In recent years it’s become more difficult to maintain the fantasy of players having healthy, happy lives after football. The reality of the situation is that with every former player like Andre Waters, Dave Duerson and Ray Easterling who commits suicide and is later discovered to be suffering from the progressive degenerative brain disease CTE (chronic traumatic encephalopathy), a disease that is caused not by a major blow to the head (although they don’t help) but by repeated exposure to sub-concussions (which Barry Petchesky at Deadspin succinctly describes as “Blows not severe enough to register at the time; trauma doesn’t have to be traumatic.”), I am forced to face the fact that with every snap of the football I’m probably watching at least one or two players on the field slowly turn themselves into the next Andre Waters, Dave Duerson or Ray Easterling. I’m sitting there eating my ribs and drinking my High Life and cheering while the guys on the field diminish their life expectancy, increase their risk for depression, psychotic erratic behavior and early -onset dementia with a side of Parkinson’s-like symptoms. It’s also unclear how many of those guys understood those realities when they signed up for the fame and fortune that come with this job.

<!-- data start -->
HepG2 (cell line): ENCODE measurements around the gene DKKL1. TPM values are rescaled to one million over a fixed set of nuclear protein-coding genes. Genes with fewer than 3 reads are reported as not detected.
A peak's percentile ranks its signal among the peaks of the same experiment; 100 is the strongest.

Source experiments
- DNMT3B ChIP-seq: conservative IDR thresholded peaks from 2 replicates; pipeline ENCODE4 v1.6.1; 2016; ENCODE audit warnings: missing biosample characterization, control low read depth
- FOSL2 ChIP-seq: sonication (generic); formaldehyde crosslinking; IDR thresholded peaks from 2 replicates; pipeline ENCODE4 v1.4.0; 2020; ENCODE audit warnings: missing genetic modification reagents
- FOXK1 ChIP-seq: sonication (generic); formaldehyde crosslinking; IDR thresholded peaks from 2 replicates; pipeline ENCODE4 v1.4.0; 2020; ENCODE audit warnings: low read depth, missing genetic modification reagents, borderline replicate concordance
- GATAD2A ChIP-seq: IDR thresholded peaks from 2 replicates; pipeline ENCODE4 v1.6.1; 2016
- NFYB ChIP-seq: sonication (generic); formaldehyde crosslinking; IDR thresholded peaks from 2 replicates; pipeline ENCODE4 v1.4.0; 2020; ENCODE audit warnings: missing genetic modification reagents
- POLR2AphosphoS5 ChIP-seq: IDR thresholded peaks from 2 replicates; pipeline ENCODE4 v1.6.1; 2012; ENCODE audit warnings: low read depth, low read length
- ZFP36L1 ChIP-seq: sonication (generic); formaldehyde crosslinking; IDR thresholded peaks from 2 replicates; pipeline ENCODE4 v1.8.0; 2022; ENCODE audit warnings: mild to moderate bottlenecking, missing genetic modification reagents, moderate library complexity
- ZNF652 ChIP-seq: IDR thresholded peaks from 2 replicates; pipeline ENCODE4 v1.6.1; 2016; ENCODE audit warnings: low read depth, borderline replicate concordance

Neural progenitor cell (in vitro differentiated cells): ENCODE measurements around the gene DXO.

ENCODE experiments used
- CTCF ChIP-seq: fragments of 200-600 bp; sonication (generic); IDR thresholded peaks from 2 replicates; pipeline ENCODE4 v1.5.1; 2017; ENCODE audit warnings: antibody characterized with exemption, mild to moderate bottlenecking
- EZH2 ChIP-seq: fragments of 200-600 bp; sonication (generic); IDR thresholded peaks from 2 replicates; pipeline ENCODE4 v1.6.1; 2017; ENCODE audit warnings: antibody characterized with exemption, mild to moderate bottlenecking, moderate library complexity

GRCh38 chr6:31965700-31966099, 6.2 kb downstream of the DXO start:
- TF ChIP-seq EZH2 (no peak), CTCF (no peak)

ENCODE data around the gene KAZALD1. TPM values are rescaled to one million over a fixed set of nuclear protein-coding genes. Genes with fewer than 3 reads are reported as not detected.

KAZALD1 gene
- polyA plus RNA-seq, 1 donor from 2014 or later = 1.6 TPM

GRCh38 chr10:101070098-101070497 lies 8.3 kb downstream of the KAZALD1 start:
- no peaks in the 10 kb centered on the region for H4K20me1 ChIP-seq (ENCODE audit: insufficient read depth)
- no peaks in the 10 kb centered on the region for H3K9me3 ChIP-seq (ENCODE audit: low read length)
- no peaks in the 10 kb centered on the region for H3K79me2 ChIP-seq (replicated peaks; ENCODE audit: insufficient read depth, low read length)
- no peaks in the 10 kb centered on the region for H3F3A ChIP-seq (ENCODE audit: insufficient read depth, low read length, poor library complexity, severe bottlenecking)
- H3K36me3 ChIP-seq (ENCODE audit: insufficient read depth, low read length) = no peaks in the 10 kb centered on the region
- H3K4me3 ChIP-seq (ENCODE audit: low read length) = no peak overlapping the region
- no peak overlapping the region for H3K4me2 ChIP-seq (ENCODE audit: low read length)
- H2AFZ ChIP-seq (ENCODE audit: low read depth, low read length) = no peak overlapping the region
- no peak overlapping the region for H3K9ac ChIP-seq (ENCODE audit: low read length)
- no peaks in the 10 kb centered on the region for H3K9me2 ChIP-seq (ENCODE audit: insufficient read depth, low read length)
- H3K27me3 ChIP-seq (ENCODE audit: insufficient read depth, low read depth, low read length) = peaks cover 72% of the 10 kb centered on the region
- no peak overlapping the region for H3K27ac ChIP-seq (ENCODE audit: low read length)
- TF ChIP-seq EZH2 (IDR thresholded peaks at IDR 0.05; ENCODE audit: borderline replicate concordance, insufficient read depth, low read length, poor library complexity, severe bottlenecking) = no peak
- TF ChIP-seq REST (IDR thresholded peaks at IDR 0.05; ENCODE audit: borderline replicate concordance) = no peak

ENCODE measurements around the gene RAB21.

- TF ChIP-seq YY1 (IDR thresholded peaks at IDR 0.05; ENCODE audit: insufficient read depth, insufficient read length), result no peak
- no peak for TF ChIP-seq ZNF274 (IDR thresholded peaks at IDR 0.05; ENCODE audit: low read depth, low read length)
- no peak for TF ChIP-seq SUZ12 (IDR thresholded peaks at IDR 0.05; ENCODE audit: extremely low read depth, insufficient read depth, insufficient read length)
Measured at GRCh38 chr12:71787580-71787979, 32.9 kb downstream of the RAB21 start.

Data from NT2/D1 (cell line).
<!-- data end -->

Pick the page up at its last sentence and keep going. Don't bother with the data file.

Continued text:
The suicide of University of Pennsylvania player Owen Thomas, whose autopsy revealed early stages of CTE, has scared me off college ball almost completely. The thought of kids destroying their brains at a nearly professional level without even the benefit of compensation or the promise of long-term healthcare just got to be too much for me. I couldn’t figure out a way to compartmentalize that grim reality so I’ve pretty much just stopped watching.